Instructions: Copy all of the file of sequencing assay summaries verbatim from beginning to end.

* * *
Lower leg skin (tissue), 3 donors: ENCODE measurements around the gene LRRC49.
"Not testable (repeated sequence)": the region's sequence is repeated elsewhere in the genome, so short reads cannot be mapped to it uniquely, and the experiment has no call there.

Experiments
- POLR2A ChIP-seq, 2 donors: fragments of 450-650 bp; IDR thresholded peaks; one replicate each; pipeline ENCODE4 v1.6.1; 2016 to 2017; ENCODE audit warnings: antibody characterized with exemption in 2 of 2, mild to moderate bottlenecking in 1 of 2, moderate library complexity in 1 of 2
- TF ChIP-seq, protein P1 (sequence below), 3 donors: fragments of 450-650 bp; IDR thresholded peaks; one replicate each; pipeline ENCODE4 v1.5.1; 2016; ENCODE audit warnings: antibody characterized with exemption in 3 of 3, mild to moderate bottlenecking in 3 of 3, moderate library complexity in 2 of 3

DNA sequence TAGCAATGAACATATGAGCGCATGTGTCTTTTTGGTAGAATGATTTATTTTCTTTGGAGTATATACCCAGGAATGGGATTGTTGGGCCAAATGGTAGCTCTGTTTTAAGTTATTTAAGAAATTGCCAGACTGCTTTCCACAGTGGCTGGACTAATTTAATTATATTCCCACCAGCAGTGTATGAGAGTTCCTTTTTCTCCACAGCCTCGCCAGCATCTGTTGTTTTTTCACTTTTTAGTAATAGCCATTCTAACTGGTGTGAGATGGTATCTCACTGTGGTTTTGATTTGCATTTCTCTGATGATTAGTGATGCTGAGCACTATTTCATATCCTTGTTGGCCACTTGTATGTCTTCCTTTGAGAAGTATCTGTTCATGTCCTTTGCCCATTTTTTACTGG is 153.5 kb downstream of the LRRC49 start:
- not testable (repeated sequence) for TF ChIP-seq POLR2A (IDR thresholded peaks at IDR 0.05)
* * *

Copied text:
Lower leg skin (tissue), 3 donors: ENCODE measurements around the gene LRRC49.
"Not testable (repeated sequence)": the region's sequence is repeated elsewhere in the genome, so short reads cannot be mapped to it uniquely, and the experiment has no call there.

Experiments
- POLR2A ChIP-seq, 2 donors: fragments of 450-650 bp; IDR thresholded peaks; one replicate each; pipeline ENCODE4 v1.6.1; 2016 to 2017; ENCODE audit warnings: antibody characterized with exemption in 2 of 2, mild to moderate bottlenecking in 1 of 2, moderate library complexity in 1 of 2
- TF ChIP-seq, protein P1 (sequence below), 3 donors: fragments of 450-650 bp; IDR thresholded peaks; one replicate each; pipeline ENCODE4 v1.5.1; 2016; ENCODE audit warnings: antibody characterized with exemption in 3 of 3, mild to moderate bottlenecking in 3 of 3, moderate library complexity in 2 of 3

DNA sequence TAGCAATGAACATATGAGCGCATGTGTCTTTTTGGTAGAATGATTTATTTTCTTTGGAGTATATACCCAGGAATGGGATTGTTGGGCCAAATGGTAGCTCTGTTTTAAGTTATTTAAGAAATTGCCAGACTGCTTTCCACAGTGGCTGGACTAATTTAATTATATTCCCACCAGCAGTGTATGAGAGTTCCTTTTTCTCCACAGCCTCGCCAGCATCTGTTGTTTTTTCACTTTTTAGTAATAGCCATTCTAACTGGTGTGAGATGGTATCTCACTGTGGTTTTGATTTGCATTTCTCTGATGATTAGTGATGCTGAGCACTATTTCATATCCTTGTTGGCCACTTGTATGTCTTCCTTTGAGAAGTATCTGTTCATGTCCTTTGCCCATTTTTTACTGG is 153.5 kb downstream of the LRRC49 start:
- not testable (repeated sequence) for TF ChIP-seq POLR2A (IDR thresholded peaks at IDR 0.05)